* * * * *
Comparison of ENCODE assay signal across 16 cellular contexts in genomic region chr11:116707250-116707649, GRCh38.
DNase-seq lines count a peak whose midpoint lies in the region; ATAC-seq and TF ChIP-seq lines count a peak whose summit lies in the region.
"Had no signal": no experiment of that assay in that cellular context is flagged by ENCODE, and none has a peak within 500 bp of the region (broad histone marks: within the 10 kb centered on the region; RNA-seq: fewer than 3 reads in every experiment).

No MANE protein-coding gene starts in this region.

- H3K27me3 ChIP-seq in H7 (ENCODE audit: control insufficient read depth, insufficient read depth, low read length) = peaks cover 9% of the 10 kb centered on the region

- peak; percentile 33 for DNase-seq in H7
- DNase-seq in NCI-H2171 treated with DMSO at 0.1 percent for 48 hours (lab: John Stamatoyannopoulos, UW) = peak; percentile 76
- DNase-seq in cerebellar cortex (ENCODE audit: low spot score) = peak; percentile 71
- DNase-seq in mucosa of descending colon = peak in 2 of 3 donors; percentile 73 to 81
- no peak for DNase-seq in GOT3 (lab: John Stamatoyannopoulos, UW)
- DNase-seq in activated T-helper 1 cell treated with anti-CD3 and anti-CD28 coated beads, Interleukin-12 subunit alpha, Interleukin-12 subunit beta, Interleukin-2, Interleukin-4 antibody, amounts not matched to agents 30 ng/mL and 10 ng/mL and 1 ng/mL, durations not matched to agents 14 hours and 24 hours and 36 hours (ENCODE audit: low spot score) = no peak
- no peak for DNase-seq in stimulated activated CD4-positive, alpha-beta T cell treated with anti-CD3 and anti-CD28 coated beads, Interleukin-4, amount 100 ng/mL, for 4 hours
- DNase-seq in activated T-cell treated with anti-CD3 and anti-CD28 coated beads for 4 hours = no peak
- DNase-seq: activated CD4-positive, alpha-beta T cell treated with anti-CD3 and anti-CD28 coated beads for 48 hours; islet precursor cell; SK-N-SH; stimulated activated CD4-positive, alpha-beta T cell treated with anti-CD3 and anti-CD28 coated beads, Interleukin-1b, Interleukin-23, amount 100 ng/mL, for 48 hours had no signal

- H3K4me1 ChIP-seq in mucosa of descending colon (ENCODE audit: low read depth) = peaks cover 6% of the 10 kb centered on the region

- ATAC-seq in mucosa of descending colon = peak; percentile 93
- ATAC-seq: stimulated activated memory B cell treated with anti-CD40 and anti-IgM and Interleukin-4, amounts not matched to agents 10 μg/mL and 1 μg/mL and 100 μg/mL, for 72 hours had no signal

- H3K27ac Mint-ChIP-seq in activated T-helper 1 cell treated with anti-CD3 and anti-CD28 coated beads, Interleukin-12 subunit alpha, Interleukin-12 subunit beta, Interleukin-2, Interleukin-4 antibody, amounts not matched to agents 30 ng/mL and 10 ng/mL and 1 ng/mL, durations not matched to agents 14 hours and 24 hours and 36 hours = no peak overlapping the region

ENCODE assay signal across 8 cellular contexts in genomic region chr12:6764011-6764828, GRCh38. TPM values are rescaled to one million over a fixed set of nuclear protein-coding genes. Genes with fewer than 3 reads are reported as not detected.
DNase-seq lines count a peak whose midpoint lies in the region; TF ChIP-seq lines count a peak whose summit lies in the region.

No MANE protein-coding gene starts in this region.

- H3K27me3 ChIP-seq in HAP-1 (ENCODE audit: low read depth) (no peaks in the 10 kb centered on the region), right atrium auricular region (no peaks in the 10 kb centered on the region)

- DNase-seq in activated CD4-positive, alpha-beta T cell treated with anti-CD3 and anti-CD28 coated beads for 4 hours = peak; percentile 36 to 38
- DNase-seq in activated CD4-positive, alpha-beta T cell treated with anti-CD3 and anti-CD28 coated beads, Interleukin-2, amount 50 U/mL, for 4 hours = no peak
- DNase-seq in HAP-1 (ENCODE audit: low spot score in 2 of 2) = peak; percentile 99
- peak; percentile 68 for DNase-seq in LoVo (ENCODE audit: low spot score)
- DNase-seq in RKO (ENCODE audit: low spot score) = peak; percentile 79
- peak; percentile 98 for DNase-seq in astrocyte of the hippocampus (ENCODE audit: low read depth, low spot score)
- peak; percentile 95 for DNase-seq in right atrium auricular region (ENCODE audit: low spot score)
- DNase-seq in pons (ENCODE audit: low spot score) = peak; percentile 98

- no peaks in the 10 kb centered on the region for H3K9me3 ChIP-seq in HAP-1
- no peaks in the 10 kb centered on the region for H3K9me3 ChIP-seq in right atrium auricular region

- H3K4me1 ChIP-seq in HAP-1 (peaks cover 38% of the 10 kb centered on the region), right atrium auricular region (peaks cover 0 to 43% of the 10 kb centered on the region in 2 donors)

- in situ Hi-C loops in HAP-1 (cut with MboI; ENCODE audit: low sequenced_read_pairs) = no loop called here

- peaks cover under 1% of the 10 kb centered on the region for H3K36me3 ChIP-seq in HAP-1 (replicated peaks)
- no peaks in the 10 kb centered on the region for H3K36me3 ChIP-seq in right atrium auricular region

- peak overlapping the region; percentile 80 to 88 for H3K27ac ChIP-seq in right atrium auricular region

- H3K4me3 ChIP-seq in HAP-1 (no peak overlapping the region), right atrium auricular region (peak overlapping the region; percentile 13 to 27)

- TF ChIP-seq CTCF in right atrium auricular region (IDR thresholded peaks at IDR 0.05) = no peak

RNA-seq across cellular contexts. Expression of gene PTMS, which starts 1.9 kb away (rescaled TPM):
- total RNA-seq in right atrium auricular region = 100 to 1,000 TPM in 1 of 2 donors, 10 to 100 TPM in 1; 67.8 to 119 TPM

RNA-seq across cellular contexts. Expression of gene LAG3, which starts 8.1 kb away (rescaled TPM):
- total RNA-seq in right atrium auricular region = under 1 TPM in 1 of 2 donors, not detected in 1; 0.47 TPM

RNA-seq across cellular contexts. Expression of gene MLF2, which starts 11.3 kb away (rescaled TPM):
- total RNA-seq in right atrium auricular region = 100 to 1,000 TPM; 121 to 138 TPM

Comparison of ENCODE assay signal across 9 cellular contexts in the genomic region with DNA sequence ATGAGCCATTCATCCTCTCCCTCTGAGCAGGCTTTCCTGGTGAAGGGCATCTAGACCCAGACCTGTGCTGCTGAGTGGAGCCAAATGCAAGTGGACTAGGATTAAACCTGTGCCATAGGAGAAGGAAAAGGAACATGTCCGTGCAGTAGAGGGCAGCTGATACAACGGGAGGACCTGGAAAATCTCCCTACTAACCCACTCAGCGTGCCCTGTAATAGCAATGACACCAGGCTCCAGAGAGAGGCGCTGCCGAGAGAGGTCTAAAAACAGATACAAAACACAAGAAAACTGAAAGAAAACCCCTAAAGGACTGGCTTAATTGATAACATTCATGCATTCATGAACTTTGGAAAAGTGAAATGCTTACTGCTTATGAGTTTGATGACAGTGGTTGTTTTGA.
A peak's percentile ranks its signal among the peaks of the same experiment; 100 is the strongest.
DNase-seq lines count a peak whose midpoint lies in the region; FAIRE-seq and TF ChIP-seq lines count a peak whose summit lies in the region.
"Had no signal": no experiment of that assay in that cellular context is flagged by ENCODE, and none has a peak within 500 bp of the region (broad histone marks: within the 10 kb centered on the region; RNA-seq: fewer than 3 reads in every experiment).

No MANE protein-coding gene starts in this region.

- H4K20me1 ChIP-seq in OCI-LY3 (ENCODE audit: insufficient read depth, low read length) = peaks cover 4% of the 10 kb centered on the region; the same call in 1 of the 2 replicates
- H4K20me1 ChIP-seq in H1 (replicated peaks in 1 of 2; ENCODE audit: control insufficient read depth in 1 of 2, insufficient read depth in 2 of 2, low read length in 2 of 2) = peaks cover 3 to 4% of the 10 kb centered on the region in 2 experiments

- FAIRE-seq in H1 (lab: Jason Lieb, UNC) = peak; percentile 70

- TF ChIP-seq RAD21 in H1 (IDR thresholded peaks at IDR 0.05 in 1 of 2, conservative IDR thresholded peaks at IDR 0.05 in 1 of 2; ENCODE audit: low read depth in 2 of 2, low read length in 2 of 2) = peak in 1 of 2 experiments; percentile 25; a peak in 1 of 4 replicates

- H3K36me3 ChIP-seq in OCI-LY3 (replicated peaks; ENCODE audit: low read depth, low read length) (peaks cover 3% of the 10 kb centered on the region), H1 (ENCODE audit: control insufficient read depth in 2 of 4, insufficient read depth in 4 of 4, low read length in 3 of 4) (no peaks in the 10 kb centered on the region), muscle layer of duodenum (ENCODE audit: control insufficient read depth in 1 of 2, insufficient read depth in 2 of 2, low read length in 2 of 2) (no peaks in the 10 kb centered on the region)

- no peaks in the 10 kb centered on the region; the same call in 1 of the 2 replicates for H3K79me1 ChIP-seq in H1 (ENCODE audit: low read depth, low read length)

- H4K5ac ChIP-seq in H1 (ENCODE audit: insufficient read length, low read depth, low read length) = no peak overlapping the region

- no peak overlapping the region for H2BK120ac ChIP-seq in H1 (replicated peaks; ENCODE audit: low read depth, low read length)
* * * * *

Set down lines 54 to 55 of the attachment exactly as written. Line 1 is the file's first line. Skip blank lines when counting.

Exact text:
- TF ChIP-seq RAD21 in H1 (IDR thresholded peaks at IDR 0.05 in 1 of 2, conservative IDR thresholded peaks at IDR 0.05 in 1 of 2; ENCODE audit: low read depth in 2 of 2, low read length in 2 of 2) = peak in 1 of 2 experiments; percentile 25; a peak in 1 of 4 replicates

- H3K36me3 ChIP-seq in OCI-LY3 (replicated peaks; ENCODE audit: low read depth, low read length) (peaks cover 3% of the 10 kb centered on the region), H1 (ENCODE audit: control insufficient read depth in 2 of 4, insufficient read depth in 4 of 4, low read length in 3 of 4) (no peaks in the 10 kb centered on the region), muscle layer of duodenum (ENCODE audit: control insufficient read depth in 1 of 2, insufficient read depth in 2 of 2, low read length in 2 of 2) (no peaks in the 10 kb centered on the region)